When Night Comes- Josie's Journals

These journal entries take us through the struggles of Josie's life as she fights through depression.


2. April 23, 2013



April 23, 2013


"Once upon a time there was a happy little girl.
Then she grew up."



It was Katherine's idea to start this journal. That's what shrinks do; they tell you to do things that are meant to help you. Things that are meant to 'fix' you. Truth be told, you can't just be 'fixed'. Depression isn't just some stage in life that people go through. It eats your insides out, draining you. It'll eat you slowly, day by day getting a little worse, feeling a little more dejected each day, until... Nothing. You feel hollow; empty. Dead.

You start to feel like you have no purpose anymore. There is no reason to live anymore. No one notices. No one feels your cold blood rushing through your veins, begging to be released, to be freed from your skin from one slice of a razor. They don't realize how much of a relief it is to let the blood trickle down your wrist, watching the red stream curl down your scarred skin. 
No one hears the voices screaming words into your mind, drilling them into your brain.
A waste of space.

No one knows how much of a struggle it is to just get through another day.

That's what I hate about shrinks. They think that a few lessons with them will help you. That it'll erase the pain you feel. Talking about my 'feelings' won't help me. I don't have enough words to describe how I feel. Making up a load of shit and telling some snotty-nosed stranger with a degree won't help me.

Nothing will.

And the one thing I hate most about shrinks is that they act like they care. They act like they are listening, that they will be a shoulder to lean on when you need it. They act like they will support you. But they are just fucking with your mind. They couldn't care less. The sooner you get better, the sooner you can leave. The sooner they can run off to spill your thoughts to their friends.

It wasn't my idea to see a shrink, it was Mums. She thought it would help me. I'm sorry Mum, but you were wrong. Its been 11 months, and I'm still not the cheerful little girl you want back.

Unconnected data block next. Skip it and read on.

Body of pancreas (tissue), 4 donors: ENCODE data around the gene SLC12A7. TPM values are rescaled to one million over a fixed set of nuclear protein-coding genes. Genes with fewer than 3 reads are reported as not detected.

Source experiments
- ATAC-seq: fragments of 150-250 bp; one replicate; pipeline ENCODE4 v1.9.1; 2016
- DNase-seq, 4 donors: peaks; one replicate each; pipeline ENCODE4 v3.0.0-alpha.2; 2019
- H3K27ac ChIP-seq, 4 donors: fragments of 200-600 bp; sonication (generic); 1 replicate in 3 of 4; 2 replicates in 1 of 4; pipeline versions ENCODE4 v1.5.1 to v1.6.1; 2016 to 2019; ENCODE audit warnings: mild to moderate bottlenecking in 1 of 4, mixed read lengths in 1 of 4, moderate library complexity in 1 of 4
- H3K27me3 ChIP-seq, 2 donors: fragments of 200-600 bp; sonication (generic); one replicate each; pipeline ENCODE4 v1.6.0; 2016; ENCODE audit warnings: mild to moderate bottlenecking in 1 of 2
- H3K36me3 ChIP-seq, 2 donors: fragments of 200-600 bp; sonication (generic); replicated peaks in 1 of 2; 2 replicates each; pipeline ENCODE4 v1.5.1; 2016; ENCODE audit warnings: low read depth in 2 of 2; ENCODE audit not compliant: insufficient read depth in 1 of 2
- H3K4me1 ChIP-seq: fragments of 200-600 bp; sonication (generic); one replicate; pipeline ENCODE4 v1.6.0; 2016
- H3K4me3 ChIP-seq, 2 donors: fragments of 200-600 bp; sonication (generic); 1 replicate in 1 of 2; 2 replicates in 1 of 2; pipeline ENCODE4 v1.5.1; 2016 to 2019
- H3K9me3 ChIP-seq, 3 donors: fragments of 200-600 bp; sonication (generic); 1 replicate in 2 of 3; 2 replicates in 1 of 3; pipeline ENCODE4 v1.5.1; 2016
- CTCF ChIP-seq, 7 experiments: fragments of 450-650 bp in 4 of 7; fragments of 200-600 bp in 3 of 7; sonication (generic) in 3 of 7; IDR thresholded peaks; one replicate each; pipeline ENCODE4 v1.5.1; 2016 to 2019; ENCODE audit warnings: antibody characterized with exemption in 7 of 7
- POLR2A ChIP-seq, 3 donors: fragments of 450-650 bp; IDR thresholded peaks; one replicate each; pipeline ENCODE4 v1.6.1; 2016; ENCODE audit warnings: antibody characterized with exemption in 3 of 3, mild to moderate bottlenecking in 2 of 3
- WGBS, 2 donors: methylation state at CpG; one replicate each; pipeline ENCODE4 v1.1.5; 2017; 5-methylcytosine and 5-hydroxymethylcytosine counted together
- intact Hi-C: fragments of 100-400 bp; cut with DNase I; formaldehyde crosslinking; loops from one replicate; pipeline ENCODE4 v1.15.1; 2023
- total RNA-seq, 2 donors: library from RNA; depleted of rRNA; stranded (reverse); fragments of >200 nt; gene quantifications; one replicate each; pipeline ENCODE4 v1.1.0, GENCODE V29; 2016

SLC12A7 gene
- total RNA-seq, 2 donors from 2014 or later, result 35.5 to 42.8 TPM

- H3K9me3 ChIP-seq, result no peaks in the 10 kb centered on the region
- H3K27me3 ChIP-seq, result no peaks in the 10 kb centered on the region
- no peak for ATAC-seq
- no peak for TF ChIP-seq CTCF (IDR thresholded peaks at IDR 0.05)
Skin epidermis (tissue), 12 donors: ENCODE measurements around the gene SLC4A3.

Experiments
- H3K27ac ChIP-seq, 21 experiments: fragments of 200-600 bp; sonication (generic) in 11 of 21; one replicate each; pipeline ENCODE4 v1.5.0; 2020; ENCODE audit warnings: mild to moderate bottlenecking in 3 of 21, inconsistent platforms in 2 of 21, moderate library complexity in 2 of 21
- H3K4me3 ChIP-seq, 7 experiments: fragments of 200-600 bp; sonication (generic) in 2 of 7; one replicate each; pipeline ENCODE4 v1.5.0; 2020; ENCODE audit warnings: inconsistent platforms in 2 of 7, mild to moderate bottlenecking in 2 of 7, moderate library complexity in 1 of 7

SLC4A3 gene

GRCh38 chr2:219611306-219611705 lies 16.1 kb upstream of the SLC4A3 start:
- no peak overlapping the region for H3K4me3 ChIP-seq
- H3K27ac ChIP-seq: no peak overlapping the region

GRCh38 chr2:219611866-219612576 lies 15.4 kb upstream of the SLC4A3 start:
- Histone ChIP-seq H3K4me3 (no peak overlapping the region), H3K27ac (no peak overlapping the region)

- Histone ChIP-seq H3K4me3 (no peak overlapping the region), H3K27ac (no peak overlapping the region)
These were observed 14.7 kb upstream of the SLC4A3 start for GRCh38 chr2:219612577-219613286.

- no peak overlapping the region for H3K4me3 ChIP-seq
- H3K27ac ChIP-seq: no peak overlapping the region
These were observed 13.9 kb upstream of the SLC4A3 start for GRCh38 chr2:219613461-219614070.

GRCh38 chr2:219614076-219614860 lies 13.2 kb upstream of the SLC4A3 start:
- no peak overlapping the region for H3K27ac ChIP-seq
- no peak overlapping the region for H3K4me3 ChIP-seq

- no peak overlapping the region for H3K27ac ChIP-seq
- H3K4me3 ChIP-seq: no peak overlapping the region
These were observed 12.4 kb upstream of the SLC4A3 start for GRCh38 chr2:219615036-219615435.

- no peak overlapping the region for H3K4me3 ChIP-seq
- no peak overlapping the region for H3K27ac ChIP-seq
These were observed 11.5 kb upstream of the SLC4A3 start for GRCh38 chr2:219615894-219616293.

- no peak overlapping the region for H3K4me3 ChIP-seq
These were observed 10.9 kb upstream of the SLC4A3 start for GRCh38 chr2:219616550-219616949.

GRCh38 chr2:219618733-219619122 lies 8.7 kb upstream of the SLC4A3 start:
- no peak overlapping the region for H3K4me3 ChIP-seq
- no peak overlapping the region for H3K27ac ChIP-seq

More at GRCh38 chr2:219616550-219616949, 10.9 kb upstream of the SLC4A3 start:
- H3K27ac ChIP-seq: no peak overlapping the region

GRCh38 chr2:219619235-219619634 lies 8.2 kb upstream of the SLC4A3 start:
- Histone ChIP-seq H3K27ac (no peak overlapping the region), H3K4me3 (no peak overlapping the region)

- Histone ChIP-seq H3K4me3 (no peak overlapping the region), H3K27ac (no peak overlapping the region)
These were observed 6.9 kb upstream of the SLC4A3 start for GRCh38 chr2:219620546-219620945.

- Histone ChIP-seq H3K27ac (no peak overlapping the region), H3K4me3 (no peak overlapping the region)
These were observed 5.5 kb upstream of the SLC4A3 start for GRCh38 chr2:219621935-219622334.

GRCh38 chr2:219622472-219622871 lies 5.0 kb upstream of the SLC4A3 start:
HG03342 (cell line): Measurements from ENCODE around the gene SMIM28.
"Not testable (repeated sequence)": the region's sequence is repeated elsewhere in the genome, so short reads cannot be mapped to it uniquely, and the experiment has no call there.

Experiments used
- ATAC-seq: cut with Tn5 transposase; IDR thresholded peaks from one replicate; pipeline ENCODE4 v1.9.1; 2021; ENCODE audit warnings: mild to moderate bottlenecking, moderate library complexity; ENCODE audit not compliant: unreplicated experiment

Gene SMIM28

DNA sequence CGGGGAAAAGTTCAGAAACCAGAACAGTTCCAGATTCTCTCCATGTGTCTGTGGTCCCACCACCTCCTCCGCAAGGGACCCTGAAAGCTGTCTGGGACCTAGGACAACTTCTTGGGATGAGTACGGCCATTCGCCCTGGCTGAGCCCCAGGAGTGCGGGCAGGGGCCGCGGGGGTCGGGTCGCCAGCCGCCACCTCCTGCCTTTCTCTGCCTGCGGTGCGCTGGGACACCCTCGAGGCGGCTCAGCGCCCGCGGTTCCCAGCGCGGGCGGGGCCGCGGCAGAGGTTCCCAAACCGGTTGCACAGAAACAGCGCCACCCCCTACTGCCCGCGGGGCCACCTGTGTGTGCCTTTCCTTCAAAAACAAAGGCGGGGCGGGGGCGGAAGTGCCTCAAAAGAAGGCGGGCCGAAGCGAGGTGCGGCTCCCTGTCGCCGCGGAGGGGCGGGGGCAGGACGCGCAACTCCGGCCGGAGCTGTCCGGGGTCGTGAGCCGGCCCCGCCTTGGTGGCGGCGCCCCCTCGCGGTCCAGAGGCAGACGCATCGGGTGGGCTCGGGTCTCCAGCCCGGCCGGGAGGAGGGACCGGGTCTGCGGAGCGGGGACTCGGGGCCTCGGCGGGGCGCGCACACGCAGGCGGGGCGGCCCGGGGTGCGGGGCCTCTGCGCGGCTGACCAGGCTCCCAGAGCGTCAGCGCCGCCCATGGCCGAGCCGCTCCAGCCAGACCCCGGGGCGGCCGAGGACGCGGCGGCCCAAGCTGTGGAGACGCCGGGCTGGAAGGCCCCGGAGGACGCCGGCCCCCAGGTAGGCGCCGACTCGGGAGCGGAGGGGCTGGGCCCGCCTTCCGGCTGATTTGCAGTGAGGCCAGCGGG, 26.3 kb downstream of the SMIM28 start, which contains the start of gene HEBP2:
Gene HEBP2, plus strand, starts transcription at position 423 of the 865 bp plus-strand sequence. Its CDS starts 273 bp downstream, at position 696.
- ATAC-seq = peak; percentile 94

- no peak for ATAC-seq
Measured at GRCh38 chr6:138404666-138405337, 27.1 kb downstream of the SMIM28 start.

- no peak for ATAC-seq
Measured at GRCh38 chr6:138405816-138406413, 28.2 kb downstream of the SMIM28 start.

But that Josie is gone. She died along with my happiness over a year ago.

My Mum found about my depression 11 and a half months ago, two weeks before my 16th birthday. I had fought so hard that day to stay away from the razor. I fought with every ounce of strength I had. But I couldn't. The weight of the world fell onto my shoulders and I crumbled. I couldn't do it any longer. I wanted to feel something. Anything. So I reached into the back of my dresser and pulled out my razor and sliced my wrist three times.

I didn't even hear the door open. I didn't see her standing there, a basket of freshly folded washing under her arm, tears running down her broken face as she watched the blood drip onto the floor.

And I didn't even think when I put the metal to my arm again, right in front of her, and slicing again.

And she screamed.

She screamed so loudly, a loud, shrieking wail. 

And then she collapsed.

I only remember bits of what happened next. I guess my brain down want to remember. It doesn't want me to remember what I had done to her. What I am still doing to her.
I remember calling the ambulance, and at the same time wrapping my arm in a white bandage.

I remember running by her bedside through the stark hospital hallways.

I remember the look of dejection and misery on her face when she opened her eyes and saw me. She couldn't even look me in the eye. And I don't blame her. I was a mess, and I had hurt her. 

And I wasn't sorry.

I was sorry that she has seen it, and that I had continued with her watching, but I wasn't sorry for doing it. I needed release. And besides, she was going to find out sooner or later.

I guess she just found out the hard way.

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